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One thing that specialists look forward to is culinary competitions.
These competitions are a chance for specialists to show their skills and to keep their skills sharp.
It is a creative outlet for specialists.
They complete ice sculptures, cake designs, and chocolate molding.
Culinary competitions also include cooking varieties of meals for judgment.
Competitions are competed against other branches of service, all around the world.
Working in this MOS provides opportunities for soldiers to prove their skills and receive culinary certifications.
These certifications are through the American Culinary Federation, National Environmental Health Association (NEHA), National Registry of Food Safety Professionals (NRFSP), and others.
They are recognized as an accomplishment in both the Army and civilian sectors.
The Army video below provides more information on job duties and training.
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What Does an Army Culinary Specialist Get Paid?
Army Culinary Specialists will be paid based on rank and time of service.
Those who enter into this MOS with no prior military experience or college education can expect to make between $1,700 to $1,900 a month.
In addition to base pay, there are opportunities for bonuses and special pay.
Bonuses can occur in certain recruiting scenarios or other situations based on Army needs.
Special pay opportunities happen during situations such as deployment or hazard pay.
The table below provides an outlook on Army pay based on rank.
|Less than 2 Years
|Over 2 Years
|Over 3 Years
|Over 4 Years
|Over 6 Years
The base income above might seem low when you first look at it.
The Army provides its soldiers with many benefits that add to the base income.
One of the biggest benefits is being provided with housing.
Housing is provided on base and includes utility and maintenance costs.
An allowance is also available for those who are authorized to live off the base.
Another benefit is receiving free or low-cost (depending on your family situation) health insurance and dental.
You receive services at military medical facilities for free and are provided with low deductibles for out-of-network expenses.
Other benefits include:
- Low-cost life insurance
- Education tuition assistance
- Sick pay
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Soldiers who have previously worked as Culinary Specialists express that the best part of their job is seeing a soldier who is hungry, cold, wet, and tired, be able to enjoy a hot meal.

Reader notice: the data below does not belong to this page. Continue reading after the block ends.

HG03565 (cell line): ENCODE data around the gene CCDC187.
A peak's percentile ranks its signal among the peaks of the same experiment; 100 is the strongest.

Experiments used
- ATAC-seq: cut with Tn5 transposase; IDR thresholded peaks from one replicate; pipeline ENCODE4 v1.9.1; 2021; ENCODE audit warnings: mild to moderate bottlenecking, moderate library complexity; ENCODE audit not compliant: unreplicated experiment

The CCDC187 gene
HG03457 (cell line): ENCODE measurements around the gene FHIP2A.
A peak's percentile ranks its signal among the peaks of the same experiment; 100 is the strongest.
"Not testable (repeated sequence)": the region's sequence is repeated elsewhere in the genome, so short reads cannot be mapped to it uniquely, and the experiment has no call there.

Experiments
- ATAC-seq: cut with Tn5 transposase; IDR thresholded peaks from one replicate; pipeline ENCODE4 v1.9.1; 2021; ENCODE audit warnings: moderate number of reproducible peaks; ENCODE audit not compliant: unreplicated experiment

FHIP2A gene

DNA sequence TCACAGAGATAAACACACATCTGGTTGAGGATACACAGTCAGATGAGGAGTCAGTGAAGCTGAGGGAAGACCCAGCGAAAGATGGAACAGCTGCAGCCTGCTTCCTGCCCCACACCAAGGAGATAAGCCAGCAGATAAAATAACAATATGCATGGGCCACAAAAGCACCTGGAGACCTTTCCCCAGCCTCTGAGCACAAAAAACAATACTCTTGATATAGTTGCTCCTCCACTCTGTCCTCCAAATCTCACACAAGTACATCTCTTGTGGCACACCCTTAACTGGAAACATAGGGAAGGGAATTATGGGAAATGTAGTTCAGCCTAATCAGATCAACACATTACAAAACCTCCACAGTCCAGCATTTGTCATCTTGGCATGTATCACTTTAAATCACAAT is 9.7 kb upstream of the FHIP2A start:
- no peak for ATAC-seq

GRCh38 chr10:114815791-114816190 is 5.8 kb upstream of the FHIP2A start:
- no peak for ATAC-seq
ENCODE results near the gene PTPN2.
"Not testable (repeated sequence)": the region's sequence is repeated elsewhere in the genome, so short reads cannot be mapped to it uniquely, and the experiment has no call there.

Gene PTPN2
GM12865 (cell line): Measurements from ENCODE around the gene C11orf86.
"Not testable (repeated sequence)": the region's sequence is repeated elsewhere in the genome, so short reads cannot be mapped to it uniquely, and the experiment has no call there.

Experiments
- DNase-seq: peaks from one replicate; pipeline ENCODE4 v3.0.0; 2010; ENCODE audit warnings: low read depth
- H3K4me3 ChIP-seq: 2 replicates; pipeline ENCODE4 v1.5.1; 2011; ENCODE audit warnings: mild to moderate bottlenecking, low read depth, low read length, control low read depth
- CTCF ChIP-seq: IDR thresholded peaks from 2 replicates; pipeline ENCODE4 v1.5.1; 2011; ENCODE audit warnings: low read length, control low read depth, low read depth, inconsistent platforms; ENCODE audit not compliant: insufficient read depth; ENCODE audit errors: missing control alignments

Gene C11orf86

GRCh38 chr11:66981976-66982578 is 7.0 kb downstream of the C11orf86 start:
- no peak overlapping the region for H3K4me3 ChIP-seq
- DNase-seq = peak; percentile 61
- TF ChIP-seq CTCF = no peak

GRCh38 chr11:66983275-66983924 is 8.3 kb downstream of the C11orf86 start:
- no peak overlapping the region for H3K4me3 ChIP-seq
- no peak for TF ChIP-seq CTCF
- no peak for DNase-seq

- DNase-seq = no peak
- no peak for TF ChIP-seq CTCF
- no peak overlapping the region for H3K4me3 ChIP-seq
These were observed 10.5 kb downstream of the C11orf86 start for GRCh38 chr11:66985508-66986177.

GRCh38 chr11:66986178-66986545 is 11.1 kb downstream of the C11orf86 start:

They enjoy cooking for people and take advantage of learning new skills.
The hours in this position may vary depending on which shift you work and are noted as sometimes being long.
Reviews discuss the team environment that is required to be successful.
Positive aspects include enjoying food service, great benefits, and learning skills that can be used in future employment.
Some negative reviews discuss short breaks, time away from family, and potentially being called in to prepare late-night meals.
The review below provides more information on a typical day and the pros/cons of the position.
The video below discusses the position from a 92G.
Civilian Career Opportunities
Working as an Army Culinary Specialist provides skills in food preparation, cooking, and baking.
Experience preparing meals for a large number of people can relate to working in cafeterias, hotels, hospitals, schools, or nursing facilities.
Specialists are not just limited to working in areas that serve meals in large quantities; they can find work in restaurants, cafes, or other dining facilities that serve single meals.
Certifications earned in this position can help Specialists receive higher paying civilian cook or chef positions.
The skills in this MOS also relate to working for businesses that sell food service products to restaurants and as culinary teachers.
For those who join the PaYS program during recruiting, a job interview with a military-friendly restaurant of your choice is guaranteed after completing service.
Army Culinary Specialists (MOS 92G) are the masters in the kitchen.
They complete tasks related to food preparation, storage, cooking, baking, and ordering.
Not only do they cook for soldiers in garrison, but they also provide double duty in the field as a soldier and cook.
Entering into this MOS will require a score of at least 85 on the Operators and Food portion of the ASVAB test as well as general entry requirements.
Training consists of basic training and AIT to develop culinary skills.
Previous Culinary Specialists enjoyed the position and being able to provide satisfying meals to soldiers.
Working in this MOS can lead to civilian jobs in culinary facilities around the world.